Ancient Ocean On Ceres?
Ceres is the largest object in the asteroid belt that lies between the orbits of Mars and Jupiter. It is approximately 587 miles in diameter and the 33rd largest known body in the solar system.
Is it possible that this small world, a dwarf planet, might have had ancient water oceans in the distant past? NASA's Dawn mission scientists think so.
Minerals containing water are widespread on Ceres, suggesting the dwarf planet may have had a global ocean in the past. What became of that ocean? Could Ceres still have liquid today? Two new studies from NASA's Dawn mission shed light on these questions.
The Dawn team found that Ceres' crust is a mixture of ice, salts and hydrated materials that were subjected to past and possibly recent geologic activity, and that this crust represents most of that ancient ocean. The second study builds off the first and suggests there is a softer, easily deformable layer beneath Ceres' rigid surface crust, which could be the signature of residual liquid left over from the ocean, too.
"More and more, we are learning that Ceres is a complex, dynamic world that may have hosted a lot of liquid water in the past, and may still have some underground," said Julie Castillo-Rogez, Dawn project scientist and co-author of the studies, based at NASA's Jet Propulsion Laboratory, Pasadena, California.
By modeling how Ceres' crust flows, Fu and colleagues found it is likely a mixture of ice, salts, rock and an additional component believed to be clathrate hydrate. A clathrate hydrate is a cage of water molecules surrounding a gas molecule. This structure is 100 to 1,000 times stronger than water ice, despite having nearly the same density.
The researchers believe Ceres once had more pronounced surface features, but they have smoothed out over time. This type of flattening of mountains and valleys requires a high-strength crust resting on a more deformable layer, which Fu and colleagues interpret to contain a little bit of liquid.
The team thinks most of Ceres' ancient ocean is now frozen and bound up in the crust, remaining in the form of ice, clathrate hydrates and salts. It has mostly been that way for more than 4 billion years. But if there is residual liquid underneath, that ocean is not yet entirely frozen. This is consistent with several thermal evolution models of Ceres published prior to Dawn's arrival there, supporting the idea that Ceres' deeper interior contains liquid left over from its ancient ocean.
(JPL animation; color map shows structure from gravity measurements)
There are stories from the Golden Age of science fiction that do not recognize all of the realities of life in space that we know so well in the 21st century - in particular, the unlikelihood of small bodies like asteroids with an atmosphere. Now that there might be some evidence for oceans on Ceres, we might need to take a look at some of those lost classics.
One such is the wonderful Brigands of the Moon by Golden Age great Ray Cummings.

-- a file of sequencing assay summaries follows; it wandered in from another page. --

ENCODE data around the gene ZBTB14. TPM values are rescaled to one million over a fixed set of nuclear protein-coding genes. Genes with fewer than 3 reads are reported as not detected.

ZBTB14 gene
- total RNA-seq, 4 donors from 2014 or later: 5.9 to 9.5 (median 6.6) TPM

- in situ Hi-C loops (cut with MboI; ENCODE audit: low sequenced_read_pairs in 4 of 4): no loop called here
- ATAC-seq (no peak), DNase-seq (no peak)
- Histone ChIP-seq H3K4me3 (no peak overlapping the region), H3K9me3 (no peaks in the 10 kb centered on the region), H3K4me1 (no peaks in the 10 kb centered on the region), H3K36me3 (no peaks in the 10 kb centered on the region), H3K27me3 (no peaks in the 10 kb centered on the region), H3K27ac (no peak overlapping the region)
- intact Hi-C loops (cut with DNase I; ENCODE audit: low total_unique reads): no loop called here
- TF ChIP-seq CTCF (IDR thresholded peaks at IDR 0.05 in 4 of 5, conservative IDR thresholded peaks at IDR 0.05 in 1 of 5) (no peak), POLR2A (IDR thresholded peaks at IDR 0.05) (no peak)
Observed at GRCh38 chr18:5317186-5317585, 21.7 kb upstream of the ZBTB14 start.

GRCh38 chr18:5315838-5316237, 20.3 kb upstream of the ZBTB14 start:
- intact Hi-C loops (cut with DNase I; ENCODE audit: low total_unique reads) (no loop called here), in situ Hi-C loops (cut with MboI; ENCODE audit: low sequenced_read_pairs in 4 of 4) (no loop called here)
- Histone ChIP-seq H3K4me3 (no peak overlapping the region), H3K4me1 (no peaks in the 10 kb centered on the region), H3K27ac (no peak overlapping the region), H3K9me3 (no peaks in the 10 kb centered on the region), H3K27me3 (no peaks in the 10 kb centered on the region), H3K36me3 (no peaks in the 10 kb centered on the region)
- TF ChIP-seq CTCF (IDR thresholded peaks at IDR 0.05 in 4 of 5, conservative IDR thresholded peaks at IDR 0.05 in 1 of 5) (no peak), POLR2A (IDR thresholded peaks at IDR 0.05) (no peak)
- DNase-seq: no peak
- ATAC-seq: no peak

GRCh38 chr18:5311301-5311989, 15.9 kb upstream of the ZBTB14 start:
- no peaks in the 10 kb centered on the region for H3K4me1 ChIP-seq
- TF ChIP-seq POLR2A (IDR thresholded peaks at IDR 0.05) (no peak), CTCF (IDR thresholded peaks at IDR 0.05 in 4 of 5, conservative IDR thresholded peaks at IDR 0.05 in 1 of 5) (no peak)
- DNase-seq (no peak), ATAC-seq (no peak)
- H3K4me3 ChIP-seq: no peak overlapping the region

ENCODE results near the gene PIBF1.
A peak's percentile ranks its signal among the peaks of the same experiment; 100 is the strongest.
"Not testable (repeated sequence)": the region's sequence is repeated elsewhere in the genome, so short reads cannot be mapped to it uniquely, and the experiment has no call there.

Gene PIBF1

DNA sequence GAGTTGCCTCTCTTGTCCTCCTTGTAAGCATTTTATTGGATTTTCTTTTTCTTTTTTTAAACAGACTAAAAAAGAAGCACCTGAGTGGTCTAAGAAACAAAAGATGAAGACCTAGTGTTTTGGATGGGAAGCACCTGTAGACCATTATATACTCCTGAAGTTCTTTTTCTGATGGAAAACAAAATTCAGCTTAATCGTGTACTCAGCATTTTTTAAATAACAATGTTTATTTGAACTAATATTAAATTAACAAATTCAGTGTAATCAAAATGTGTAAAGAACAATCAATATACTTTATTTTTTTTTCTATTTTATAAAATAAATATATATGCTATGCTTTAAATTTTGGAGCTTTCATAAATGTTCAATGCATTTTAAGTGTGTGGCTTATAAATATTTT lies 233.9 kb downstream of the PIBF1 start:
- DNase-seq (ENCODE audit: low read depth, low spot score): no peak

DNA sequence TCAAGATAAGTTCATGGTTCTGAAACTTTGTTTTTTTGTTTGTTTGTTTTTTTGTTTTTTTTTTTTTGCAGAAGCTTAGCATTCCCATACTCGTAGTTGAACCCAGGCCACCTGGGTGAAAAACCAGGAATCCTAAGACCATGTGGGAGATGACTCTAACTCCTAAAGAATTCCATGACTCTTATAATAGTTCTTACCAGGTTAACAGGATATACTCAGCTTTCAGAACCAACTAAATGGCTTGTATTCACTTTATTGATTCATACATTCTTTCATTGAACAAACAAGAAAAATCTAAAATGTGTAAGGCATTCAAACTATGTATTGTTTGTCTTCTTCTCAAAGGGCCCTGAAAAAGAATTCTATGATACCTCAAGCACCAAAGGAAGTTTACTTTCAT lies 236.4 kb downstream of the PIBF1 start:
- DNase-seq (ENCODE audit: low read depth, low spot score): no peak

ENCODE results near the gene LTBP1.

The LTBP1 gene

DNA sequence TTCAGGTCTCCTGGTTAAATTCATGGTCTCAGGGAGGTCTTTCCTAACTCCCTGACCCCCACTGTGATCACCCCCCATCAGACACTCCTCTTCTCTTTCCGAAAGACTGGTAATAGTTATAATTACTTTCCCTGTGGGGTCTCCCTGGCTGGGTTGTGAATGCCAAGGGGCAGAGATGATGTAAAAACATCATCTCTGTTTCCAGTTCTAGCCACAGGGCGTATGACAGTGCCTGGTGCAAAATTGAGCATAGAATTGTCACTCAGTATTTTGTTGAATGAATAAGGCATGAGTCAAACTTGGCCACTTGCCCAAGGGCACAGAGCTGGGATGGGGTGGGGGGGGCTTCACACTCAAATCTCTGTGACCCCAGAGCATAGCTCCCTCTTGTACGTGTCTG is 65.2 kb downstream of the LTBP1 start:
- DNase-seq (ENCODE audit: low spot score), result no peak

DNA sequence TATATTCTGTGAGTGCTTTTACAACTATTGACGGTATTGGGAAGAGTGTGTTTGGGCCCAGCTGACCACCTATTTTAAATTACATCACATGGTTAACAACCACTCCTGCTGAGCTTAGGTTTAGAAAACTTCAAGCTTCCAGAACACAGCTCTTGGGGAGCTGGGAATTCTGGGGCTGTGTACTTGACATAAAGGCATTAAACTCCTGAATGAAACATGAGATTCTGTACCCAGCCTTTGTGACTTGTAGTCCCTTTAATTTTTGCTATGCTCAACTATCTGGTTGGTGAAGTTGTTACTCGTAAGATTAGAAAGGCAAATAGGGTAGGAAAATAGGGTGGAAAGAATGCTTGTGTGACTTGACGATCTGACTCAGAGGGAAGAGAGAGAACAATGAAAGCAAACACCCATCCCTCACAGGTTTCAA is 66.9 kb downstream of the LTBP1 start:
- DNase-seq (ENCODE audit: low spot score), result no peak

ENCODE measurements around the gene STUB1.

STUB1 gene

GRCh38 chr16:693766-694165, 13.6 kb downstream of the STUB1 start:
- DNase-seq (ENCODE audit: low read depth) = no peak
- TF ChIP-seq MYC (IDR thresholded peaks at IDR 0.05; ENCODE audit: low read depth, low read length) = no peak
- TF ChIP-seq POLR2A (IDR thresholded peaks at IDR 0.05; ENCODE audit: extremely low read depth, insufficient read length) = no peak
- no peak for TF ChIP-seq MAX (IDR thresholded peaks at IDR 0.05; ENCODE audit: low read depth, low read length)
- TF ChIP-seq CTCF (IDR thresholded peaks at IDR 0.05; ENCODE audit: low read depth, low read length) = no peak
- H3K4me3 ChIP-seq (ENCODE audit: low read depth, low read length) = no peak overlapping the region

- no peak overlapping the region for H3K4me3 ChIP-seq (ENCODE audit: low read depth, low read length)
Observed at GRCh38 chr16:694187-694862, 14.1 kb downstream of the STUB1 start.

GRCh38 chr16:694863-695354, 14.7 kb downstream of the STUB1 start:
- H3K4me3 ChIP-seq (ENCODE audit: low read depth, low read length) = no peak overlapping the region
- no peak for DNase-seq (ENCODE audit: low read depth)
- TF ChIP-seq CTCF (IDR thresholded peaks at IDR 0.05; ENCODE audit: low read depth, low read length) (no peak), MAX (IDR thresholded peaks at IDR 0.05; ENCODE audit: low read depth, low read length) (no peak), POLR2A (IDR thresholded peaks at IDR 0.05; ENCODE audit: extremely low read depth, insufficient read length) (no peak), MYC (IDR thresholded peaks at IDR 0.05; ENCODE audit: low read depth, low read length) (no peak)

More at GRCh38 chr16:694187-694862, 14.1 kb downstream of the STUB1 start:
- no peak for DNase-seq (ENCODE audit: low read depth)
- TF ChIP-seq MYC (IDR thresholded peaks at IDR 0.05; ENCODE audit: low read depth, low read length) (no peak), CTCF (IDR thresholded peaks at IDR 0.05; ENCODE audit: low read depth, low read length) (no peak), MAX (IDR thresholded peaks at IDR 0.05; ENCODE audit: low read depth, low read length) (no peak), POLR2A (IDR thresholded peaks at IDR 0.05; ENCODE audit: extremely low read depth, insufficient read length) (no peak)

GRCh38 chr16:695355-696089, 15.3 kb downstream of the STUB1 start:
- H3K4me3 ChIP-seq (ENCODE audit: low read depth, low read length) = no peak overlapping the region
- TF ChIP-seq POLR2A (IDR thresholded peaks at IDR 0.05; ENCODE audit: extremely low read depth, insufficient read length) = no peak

Within the hour I had us dropping into the asteroid's atmosphere. The ship heated steadily. The pressure went up. It kept me busy with the instruments and the calculations. But my signals were always promptly answered from below. The brigand crew did its part efficiently.
At a hundred and fifty thousand feet I shifted the gravity plates to the landing combinations, and started the electronic engines...
The electronic streams flowed out like a rocket tail behind us. The Planetara caught their impetus. In the rarefied air, our bow lifted slightly, like a ship riding a gentle ground swell. At a hundred thousand feet we sailed gently forward, hull down to the asteroid's surface, cruising to seek a landing space.
A little sea was now beneath us. A shadowed sea, deep purple in the night down there. Occasional verdurous islands showed, with the lines of white surf marking them. Beyond the sea, a curving coastline was visible. Rocky headlines, behind which mountain foothills rose in serrated, verdurous ranks. The sunlight edged the distant mountains; and presently this rapidly turning little world brought the sunlight forward.
It was day beneath us. We slid gently downward. Thirty thousand feet now, above a sparkling blue ocean. The coastline was just ahead; green with a lush, tropical vegetation. Giant trees, huge-leaved. Long, dangling vines; air plants, with giant pods and vivid orchidlike blossoms.
I sat at the turret window, staring through my glasses. A fair, little world, yet obviously uninhabited. I could fancy that all this was newly sprung vegetation. This asteroid had whirled in from the cold of the interplanetary space, far outside our solar system. A few years ago—as time might be measured astronomically, it was no more than yesterday—this fair landscape was congealed white and bleak with a sweep of glacial ice. But the seeds of life miraculously were here. The miracle of life! Under the warming, germinating sunlight, the verdure had sprung.
(Brigands of the Moon, 1931)
Via JPL; thanks to Winchell Chung (@nyrath) of Atomic Rockets.
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